For Democrats, the task is more complex and, ultimately, even more shameful. Portraying themselves as the party of the common man, they have sidled up to the financial sector and numerous corporate titans in order to secure their position where it really counts. As noted elsewhere on this website, Bill Clinton deserves particular condemnation for pioneering this unholy alliance, bending over backwards to please Wall Street and pushing globalization despite its massive impacts on manufacturing employment. And Clinton, the economic and social carnage of the collapse notwithstanding, is clearly unrepentant, as revealed by his scolding of Obama’s campaign focus on Mitt Romney’s activities at Bain Capital. Although Slick Willy had to publicly modify what he meant (a well-trodden path if ever there was one) the message to the less-experienced Obama was clear: don’t bite the hand that feeds you. Given that Wall Street is now being wooed by one of its own, and George Soros is apparently not forking out so much this time, Obama risks losing the support that was so important (and so under-reported) last time around. After all that quiet work on their behalf, he’s going to be dumped for a more attractive date. How ironic – and how richly deserved – that the politician who duped the middle class into trusting him with their hopes and dreams could now end up as a one-term president, just as he probably would have been had he seized the unique opportunity to break the banks up and destroy the heart of the beast that is sucking the lifeblood out of the nation. Instead of going down in glory, guns blazing against a bone fide enemy, he’s staring at the prospect of being this generation’s Jimmy Carter.
When Barack Obama thinks about the private sector, he’s thinking about the private sector that matters to him and to every other politician with genuine ambition. He’s not thinking about how the official rate of unemployment understates the situation by ignoring discouraged workers who have dropped out of the labor force altogether; he’s not angry that good jobs in manufacturing are never coming back because they’ve been outsourced or replaced by machines; and he’s not lying awake at night wondering how to revive median family incomes that have flat-lined. No, he – just like Mitt Romney – knows that Wall Street’s profitability has recovered remarkably quickly from the most serious crash since 1929. And he knows that big corporations are sitting on a vast pile of profits, much of it safely tucked away offshore, ready to deliver huge windfalls to the owners of capital. While countless ordinary Americans lost their homes to foreclosure, corporate profits rebounded with alacrity, surpassing 2007 levels as early as 2010. Sitting on two trillion dollars of profit, this part of the private sector could quite fairly be said to be doing fine.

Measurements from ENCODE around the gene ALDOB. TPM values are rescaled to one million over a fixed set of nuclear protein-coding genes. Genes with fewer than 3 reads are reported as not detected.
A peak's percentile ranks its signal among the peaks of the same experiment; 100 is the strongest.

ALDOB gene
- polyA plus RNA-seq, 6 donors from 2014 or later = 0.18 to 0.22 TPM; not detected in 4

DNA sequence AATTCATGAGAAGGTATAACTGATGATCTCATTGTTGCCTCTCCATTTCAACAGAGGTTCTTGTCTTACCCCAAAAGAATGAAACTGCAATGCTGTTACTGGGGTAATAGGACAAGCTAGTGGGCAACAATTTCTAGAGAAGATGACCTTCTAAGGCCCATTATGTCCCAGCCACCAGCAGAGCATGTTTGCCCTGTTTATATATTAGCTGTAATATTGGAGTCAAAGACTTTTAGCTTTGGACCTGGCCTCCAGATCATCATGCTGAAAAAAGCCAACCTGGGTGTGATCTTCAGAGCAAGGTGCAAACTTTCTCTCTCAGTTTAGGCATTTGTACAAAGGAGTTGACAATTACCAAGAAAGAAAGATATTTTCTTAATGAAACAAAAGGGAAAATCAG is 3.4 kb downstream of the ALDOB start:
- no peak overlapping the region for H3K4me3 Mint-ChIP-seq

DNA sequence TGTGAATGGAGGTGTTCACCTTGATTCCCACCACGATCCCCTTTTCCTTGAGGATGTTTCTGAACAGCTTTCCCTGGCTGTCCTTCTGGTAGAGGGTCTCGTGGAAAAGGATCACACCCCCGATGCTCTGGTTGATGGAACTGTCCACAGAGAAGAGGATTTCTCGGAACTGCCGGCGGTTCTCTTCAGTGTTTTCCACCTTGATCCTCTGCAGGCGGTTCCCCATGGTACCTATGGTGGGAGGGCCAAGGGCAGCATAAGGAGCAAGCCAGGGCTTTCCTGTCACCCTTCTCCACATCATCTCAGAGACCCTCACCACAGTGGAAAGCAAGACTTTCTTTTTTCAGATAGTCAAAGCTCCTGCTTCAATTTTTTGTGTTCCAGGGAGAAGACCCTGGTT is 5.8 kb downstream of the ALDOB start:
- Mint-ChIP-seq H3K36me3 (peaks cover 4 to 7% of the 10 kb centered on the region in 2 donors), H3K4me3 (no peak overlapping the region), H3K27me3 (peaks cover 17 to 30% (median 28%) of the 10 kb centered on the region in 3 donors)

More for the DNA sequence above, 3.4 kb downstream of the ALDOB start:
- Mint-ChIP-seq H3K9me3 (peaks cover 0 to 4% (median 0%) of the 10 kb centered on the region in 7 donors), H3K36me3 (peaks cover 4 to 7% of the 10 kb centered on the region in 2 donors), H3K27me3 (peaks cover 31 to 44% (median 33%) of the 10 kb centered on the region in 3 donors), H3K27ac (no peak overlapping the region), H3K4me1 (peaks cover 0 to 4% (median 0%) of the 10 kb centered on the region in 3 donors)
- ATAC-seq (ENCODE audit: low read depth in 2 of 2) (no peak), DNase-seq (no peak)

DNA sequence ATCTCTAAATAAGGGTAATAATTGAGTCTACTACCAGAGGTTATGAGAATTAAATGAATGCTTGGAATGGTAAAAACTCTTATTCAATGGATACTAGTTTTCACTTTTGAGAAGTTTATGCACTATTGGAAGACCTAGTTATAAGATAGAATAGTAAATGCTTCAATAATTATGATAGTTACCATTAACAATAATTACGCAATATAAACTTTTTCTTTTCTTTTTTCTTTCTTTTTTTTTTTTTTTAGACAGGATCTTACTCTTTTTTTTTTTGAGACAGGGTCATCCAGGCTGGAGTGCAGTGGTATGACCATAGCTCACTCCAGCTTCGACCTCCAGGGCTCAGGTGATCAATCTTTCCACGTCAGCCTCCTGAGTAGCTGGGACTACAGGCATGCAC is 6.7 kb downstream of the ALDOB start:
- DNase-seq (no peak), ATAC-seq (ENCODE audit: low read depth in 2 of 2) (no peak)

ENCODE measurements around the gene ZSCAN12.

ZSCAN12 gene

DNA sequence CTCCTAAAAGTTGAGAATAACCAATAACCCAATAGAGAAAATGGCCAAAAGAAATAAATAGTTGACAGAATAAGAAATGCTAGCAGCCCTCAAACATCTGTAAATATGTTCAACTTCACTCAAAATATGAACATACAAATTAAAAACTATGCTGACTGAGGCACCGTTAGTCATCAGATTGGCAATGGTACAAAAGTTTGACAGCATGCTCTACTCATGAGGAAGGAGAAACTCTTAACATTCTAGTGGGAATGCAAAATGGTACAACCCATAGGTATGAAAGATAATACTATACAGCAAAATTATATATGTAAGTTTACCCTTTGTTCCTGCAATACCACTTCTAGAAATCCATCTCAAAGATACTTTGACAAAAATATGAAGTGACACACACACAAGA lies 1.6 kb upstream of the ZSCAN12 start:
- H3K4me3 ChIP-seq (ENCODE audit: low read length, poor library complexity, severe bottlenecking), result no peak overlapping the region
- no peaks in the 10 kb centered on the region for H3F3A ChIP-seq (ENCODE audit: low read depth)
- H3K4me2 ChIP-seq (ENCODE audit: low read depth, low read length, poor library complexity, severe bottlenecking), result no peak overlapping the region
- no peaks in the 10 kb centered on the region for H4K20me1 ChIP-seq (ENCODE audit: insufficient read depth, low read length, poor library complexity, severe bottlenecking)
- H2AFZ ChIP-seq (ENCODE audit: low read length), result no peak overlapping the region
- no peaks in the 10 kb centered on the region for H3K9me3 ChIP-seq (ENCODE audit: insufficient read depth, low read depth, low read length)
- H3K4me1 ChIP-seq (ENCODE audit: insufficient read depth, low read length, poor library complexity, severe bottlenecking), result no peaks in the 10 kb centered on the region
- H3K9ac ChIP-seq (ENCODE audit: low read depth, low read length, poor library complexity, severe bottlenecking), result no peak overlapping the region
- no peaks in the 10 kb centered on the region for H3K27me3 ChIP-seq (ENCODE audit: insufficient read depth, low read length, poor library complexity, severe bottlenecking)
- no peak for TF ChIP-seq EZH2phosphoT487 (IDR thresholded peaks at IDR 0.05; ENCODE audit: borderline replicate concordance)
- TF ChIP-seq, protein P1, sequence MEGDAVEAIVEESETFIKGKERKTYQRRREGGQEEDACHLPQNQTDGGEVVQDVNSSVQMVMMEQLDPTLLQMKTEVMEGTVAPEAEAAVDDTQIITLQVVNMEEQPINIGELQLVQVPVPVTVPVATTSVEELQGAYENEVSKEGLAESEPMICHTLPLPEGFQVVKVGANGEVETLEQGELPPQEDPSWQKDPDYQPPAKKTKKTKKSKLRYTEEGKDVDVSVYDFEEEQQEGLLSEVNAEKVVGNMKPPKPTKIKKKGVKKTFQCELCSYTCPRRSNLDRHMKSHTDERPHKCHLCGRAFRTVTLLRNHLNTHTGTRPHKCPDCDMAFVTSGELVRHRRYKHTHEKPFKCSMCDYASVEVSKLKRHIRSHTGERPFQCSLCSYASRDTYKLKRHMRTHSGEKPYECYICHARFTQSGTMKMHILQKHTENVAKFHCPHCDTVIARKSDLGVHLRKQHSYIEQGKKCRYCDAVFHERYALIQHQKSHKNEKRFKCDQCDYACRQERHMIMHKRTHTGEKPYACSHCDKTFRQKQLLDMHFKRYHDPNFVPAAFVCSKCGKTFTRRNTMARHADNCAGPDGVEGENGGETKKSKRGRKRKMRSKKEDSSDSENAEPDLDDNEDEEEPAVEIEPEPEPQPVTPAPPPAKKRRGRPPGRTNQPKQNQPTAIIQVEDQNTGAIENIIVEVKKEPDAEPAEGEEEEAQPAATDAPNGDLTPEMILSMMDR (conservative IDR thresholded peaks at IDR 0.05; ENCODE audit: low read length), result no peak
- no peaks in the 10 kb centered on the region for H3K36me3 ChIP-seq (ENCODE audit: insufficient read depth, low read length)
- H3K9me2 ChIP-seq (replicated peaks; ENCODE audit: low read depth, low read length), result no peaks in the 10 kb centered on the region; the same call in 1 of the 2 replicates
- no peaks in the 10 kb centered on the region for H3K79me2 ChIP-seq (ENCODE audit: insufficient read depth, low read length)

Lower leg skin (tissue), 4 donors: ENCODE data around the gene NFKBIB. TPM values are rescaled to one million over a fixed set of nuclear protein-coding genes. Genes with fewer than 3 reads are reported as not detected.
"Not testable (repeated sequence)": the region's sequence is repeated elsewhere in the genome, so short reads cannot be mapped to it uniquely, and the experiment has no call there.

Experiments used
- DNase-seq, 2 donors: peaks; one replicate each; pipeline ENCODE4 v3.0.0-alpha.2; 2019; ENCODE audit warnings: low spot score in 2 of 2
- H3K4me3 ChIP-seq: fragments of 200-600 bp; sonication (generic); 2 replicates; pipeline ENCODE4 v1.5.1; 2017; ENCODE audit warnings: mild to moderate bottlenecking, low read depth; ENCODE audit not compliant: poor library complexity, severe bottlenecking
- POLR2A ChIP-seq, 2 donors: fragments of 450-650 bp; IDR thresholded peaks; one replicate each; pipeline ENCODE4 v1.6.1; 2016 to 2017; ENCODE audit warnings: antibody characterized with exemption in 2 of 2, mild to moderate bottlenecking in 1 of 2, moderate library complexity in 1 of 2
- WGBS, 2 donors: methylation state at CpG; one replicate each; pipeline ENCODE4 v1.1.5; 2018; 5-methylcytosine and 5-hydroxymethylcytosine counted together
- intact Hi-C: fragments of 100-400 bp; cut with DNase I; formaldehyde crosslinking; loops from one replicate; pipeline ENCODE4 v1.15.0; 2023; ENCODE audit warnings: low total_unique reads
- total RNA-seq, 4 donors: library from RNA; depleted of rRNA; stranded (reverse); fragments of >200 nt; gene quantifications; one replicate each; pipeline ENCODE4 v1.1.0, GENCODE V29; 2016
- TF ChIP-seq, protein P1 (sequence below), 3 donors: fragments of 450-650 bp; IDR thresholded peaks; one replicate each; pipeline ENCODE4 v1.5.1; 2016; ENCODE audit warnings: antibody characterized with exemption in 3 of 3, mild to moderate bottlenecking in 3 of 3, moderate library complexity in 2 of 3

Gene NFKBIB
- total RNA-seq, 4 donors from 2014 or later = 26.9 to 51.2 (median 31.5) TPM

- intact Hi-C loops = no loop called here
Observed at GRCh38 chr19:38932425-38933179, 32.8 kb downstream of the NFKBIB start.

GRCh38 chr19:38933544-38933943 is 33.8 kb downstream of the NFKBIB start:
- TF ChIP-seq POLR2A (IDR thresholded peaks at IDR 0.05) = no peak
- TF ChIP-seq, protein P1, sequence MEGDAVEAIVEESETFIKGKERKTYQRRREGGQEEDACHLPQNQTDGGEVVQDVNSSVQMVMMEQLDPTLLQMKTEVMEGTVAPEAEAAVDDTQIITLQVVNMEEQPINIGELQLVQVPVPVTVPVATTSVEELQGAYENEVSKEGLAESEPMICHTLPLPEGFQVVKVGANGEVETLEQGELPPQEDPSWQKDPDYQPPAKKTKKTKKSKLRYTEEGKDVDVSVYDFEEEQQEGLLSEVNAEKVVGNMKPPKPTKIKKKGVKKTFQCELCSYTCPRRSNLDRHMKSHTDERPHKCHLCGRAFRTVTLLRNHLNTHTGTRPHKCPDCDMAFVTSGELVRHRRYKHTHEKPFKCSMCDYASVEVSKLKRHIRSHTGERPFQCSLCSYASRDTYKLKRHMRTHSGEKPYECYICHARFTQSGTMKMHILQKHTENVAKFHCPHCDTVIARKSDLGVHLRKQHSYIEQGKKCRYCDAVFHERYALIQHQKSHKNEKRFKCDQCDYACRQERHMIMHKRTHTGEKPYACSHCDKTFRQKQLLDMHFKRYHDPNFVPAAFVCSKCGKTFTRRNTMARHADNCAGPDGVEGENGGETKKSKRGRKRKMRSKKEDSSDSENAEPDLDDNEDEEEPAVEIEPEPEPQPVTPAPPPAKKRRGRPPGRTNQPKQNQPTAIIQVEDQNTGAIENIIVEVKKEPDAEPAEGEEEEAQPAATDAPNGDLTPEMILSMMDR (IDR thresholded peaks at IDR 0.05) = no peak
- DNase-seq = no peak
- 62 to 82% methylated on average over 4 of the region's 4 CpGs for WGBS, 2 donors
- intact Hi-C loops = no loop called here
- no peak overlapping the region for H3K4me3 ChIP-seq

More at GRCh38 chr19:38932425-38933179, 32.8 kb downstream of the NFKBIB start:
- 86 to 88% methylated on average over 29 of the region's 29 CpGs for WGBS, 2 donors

Cowardice, Deceit, and Theatrics
Even at this late stage of the game, it is theoretically not too late for Obama to finally display some true political courage, but the signs are not encouraging. In responding to the “private sector is fine” snafu, he could have gone on the offensive and argued exactly the point made above, highlighting the extraordinary disparity between the vast accumulation of riches at the top and the plight of ordinary citizens. Similarly, and particularly if he feels any resentment towards Wall Street for using him and then throwing him away, he could also have focused on the renewed health of their bonuses. In both cases, the private sector could have been castigated for failing to display sufficient social responsibility. One can’t imagine FDR missing such an opportunity or allowing himself to be painted into such a corner. But Obama, as Lloyd Bentsen might have said in an alternate universe, is no FDR. Obama has never been anything more than an ambitious pol, willing to sell any principle down the river in his quest for power, and mastering the art of centrist positioning in an age of celebrity over substance.
It is a devastatingly depressing testament to our national cognitive deficit that, even in the face of massive inequality between two worlds, our presidential “choice” is between a candidate who will govern overtly in the interests of the corporate oligarchy and one who has been governing covertly in their interests. When Mitt Romney, the very personification of the elevation of profit over people, can successfully portray the president as “out of touch” while his surrogates deploy the ‘s-word’ (socialism) without being laughed out of court, the political process has been bought lock, stock, and barrel. And it is in this, most fundamental – and most damaging – sense that the private sector is doing fine and dandy.